The Phillies current west coast swing has been a disaster. A three game sweep against the NL-leading Dodgers—a sobering wake-up call for anyone who thought this current team could win the pennant—and a 9-2 loss in San Diego (with Nola on the mound no less) has left them clinging to a half game lead over the Braves in the NL East. Throw in the torn-ACL for Andrew McCutchen (coming on a rundown he should have never been forced into) and the dismissal of Odubel Herrera indefinitely, and it’s fair to say the Phillies have had a week to forget.
If there’s one silver lining in this recent five game losing streak it’s that any delusions of this roster being capable of contending as currently constructed should be out the window. Rest assured that the Jay Bruce trade will only be the tip of the iceberg for a Phillies front office that should be one of the most active in baseball between now and July’s trade deadline.
The team has plenty of quality arms in the starting rotation and bullpen, but both lack the top end talent that is required to win in October, and for that reason both could use an upgrade.
The Phillies would be wise to add a top-end starting pitcher with postseason experience to bolster their rotation (and by virtue, take pressure off the bullpen). At the same time, the Phillies have a bullpen loaded with solid arms, but not a single one that I would trust to get 3+ big outs come October. Signing or trading for an elite arm to solidify one of, if not both of these areas seems likely.
A lot of big names are floating around on the trade market (Bumgarner, Archer) but none of them has aged as well as Greinke, who in his 16th season is still a top-5 pitcher in the NL.
Stats: 6-2, 3.09 ERA, 0.931 WHIP (second-lowest of his career)
The D’backs have overachieved in 2019 and sit one-game under .500 and three games back from the Wild-card (though with a few teams in between them and Atlanta). Despite this they are likely to be sellers at the trade deadline, and Greinke’s contract is one that they’ll look to move off their books to help kickstart their rebuild.
I think the idea of adding Bumgarner is intriguing from the perspective of wanting a lefty to counter the Dodgers’ murderers-row of left-handed sluggers, but this decision shouldn’t be dictated by competing with LA. At the end of the day, Greinke still has the movement and command to dominate on any given night, and he and Aaron Nola would form the 1-2 (1a/1b) punch that’s capable of leading a postseason run.
He owns a pretty bad contract ($62.5 million is in deferred payments from 2022-26), so he’ll be cheaper than most people will anticipate, but I’ll be curious to see how much of that bill any potential trade partners would end up footing—Arizona will likely have to eat some of it.
If the team can’t land Greinke then Stroman isn’t a bad consolation (2.84 ERA, 1.30 WHIP). He’s been up-and-down throughout his career—sort of caught in between “ace” and “high quality 2 or 3-starter”—but has largely been able to give his team quality starts even when he’s off his game.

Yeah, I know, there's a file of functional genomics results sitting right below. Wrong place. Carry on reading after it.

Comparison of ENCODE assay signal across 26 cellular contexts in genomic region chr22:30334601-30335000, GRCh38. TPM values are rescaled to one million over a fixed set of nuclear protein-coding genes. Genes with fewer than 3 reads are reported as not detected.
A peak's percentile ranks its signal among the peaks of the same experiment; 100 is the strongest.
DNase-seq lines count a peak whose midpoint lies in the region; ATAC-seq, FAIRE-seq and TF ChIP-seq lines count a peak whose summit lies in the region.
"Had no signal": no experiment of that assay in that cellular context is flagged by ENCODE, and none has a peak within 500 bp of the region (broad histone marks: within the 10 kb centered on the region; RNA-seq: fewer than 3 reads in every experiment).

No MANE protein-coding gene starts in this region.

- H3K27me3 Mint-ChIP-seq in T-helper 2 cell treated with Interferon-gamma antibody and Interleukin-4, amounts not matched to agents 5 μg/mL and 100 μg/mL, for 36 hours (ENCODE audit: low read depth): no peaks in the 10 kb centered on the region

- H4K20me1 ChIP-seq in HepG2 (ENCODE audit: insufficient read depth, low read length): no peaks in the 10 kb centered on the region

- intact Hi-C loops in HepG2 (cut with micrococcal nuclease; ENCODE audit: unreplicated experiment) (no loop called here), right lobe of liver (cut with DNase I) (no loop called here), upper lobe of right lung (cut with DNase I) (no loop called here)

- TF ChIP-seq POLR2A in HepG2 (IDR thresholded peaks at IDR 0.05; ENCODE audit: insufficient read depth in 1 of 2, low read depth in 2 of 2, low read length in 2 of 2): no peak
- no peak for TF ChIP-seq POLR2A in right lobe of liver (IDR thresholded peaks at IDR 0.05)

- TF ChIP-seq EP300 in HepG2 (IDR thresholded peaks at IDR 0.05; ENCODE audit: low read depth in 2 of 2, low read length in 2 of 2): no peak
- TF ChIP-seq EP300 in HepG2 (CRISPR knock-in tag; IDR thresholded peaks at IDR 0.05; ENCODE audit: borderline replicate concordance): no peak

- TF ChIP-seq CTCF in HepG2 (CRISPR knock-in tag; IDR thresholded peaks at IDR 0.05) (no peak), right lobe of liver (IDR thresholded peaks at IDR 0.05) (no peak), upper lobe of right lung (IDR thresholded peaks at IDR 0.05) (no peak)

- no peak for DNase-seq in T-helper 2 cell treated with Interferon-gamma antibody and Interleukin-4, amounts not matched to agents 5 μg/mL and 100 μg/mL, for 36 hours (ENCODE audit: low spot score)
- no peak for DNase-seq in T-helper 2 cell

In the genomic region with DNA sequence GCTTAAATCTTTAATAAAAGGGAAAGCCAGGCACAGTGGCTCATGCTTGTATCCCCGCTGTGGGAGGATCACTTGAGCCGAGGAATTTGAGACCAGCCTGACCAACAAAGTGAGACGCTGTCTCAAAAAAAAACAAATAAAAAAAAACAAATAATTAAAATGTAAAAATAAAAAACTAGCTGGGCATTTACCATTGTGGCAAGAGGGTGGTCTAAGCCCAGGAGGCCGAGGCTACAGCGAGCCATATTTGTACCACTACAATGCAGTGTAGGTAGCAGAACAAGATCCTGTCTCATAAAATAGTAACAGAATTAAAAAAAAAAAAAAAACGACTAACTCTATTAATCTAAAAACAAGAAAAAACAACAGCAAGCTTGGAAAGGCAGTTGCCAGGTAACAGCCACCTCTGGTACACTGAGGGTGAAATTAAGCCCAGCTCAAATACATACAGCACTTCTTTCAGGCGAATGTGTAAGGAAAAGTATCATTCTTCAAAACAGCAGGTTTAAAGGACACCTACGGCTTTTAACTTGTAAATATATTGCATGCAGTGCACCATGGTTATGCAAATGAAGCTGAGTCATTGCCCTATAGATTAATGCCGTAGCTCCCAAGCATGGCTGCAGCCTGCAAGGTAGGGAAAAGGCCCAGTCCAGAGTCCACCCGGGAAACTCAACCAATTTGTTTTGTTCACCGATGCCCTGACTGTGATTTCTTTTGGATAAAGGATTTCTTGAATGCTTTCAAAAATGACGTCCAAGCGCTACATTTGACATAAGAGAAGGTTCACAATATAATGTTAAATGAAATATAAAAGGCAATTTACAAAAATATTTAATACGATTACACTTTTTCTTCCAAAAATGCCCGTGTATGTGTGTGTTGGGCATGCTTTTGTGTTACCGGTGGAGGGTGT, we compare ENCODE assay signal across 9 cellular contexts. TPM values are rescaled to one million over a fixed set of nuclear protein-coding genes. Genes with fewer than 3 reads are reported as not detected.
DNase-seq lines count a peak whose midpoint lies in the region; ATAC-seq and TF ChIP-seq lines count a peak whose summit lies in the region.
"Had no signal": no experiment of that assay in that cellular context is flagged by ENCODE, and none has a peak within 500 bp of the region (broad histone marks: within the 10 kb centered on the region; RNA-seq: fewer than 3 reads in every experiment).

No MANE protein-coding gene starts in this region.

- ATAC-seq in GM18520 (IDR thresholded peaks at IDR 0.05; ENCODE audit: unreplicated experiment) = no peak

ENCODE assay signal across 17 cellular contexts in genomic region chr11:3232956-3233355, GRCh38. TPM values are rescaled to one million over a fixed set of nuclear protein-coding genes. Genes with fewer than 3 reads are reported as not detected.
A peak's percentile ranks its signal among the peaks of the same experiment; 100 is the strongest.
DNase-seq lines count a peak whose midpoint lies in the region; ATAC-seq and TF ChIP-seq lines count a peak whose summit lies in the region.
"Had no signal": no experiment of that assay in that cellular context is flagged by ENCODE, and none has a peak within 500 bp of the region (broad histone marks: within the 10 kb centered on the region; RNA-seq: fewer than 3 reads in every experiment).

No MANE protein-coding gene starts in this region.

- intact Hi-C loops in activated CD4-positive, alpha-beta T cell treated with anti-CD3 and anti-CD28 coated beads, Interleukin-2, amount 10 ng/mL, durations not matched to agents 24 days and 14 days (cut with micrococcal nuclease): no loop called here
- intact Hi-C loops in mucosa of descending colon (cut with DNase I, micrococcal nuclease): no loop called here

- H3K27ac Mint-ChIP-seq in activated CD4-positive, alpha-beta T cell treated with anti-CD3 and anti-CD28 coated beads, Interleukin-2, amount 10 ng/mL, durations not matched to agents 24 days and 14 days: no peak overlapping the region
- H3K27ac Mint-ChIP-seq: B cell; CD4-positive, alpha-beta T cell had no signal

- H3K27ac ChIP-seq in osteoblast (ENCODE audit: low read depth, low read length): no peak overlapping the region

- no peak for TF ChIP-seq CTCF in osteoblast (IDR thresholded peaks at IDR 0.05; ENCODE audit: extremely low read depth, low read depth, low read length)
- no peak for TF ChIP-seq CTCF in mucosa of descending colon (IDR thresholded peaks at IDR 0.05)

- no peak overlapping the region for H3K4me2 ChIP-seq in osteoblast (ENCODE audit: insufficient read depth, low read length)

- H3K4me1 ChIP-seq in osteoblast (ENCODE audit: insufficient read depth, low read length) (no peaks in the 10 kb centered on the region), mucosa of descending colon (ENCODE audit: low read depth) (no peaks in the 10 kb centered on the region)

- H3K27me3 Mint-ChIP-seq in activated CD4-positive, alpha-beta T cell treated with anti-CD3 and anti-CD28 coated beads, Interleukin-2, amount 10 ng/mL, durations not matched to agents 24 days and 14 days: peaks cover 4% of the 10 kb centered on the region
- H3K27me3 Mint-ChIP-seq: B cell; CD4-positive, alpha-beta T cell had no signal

Statistically this has been Stroman’s best season in the majors (though we’re just two months in) and if you remove a three-start run in the beginning of May where he allowed 12 runs in 14 innings, his ERA is an impressive 1.75 in the other 10 starts. Another stat in Stroman’s favor is the fact that he’s allowed just five homeruns over 76 innings. His ability to keep the ball in the ballpark over his career is impressive, and is a trait that has a ton of value in today’s MLB.
Toronto is in full rebuild mode, and Stroman is likely to be moved at some point. He’s cheaper than Greinke, and has postseason pedigree; he’s made it to the sixth inning and beyond in all five of his playoff starts. While this feels like a meaningless stat, it reveals his level of dependency in Toronto’s successive ALCS-runs in 2015 and ’16.
This is fairly predictable, so I won’t go into too much detail. Kimbrel is a free agent and wants a long term contract. I don’t think dollar numbers are the real concern here; Kimbrel has been one of, if not the most dominant closer in baseball over the past half decade, but at age 31 nobody appears willing to commit long term.
Therein lays the question: pay market price for the best solution on the market at the expense of your future balance sheet? (Such a move would almost guarantee the team is over the luxury tax threshold) Or should the team seek for a cheaper commitment on the trade market?
There’s an argument to be made that adding an elite starting pitcher (Greinke) would relieve considerable pressure off the bullpen. As I mentioned, quantity of arms isn’t the problem at all, and quality is only a problem in the context of having them stretched out in the postseason. If we can rely on Nola and (hypothetically) Greinke to go 6/7+, and Arrieta/Eflin or Pivetta to go 5 or 6 innings in October then our bullpen won’t be exposed as much.
Still, with a career 333 saves, 1.91 ERA, 0.92 WHIP, 14.7 K/9 rate, and a World Series already under his belt, Kimbrel is the only answer if the Phillies want to eliminate any and all doubt from their bullpen.
With the Giants in last place in their division they’re guaranteed to be sellers, and with Smith in the final year of his contract he’s a near lock to be dealt.
The Phillies have been plagued by left-handed hitters this season, and adding another southpaw to Adam Morgan in the bullpen would allow Kapler to truly play the matchups he wants. On top of that, Smith has been one of the best relievers in baseball in 2019 (2.38 ERA, 0.706 WHIP, 12.8 K/9 rate, 13/13 on save opportunities).
There will be a number of top-flight and mid-tier relievers on the market this summer, and if Kimbrel won’t budge on a more team-friendly contract then the team shouldn’t hesitate to trade for a guy like Smith—as a rental he’ll be cheaper than the other high-caliber relievers, and he brings the role-versatility that fits Kapler’s style.